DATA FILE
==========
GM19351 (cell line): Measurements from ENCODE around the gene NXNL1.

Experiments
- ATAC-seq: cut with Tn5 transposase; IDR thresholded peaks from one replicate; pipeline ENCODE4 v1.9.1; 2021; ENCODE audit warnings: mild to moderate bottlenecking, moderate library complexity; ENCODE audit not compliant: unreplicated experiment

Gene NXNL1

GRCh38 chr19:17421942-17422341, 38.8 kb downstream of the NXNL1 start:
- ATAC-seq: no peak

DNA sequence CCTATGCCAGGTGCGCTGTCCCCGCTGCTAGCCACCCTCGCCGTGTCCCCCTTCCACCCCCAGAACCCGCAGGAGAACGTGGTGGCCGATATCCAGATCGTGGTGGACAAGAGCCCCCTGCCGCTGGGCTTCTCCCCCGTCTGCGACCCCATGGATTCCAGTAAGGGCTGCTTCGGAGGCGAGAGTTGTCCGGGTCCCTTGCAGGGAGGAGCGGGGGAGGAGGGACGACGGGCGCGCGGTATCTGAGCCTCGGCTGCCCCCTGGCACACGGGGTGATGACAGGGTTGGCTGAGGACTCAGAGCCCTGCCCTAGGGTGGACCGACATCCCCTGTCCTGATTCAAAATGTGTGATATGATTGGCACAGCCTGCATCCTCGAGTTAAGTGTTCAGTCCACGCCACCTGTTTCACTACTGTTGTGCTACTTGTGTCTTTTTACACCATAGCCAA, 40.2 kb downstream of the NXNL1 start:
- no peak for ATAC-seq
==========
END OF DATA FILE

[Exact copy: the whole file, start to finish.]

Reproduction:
GM19351 (cell line): Measurements from ENCODE around the gene NXNL1.

Experiments
- ATAC-seq: cut with Tn5 transposase; IDR thresholded peaks from one replicate; pipeline ENCODE4 v1.9.1; 2021; ENCODE audit warnings: mild to moderate bottlenecking, moderate library complexity; ENCODE audit not compliant: unreplicated experiment

Gene NXNL1

GRCh38 chr19:17421942-17422341, 38.8 kb downstream of the NXNL1 start:
- ATAC-seq: no peak

DNA sequence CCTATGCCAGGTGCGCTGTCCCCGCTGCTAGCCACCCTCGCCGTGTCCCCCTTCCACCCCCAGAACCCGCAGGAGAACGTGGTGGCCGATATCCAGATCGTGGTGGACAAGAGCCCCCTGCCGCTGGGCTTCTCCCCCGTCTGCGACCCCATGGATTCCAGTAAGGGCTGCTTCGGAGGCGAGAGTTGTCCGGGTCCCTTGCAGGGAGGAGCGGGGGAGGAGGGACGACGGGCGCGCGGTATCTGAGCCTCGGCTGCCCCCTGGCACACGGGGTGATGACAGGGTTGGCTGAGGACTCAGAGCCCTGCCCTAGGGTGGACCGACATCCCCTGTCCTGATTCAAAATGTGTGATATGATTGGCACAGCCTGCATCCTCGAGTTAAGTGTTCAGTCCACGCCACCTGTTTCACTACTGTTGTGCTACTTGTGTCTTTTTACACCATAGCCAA, 40.2 kb downstream of the NXNL1 start:
- no peak for ATAC-seq